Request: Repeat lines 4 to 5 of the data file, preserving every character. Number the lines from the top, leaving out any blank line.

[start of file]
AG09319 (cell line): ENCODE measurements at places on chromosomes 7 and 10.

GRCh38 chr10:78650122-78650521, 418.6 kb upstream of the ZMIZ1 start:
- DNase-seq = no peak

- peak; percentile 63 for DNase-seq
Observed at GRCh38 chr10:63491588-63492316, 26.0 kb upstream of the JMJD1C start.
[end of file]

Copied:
- peak; percentile 63 for DNase-seq
Observed at GRCh38 chr10:63491588-63492316, 26.0 kb upstream of the JMJD1C start.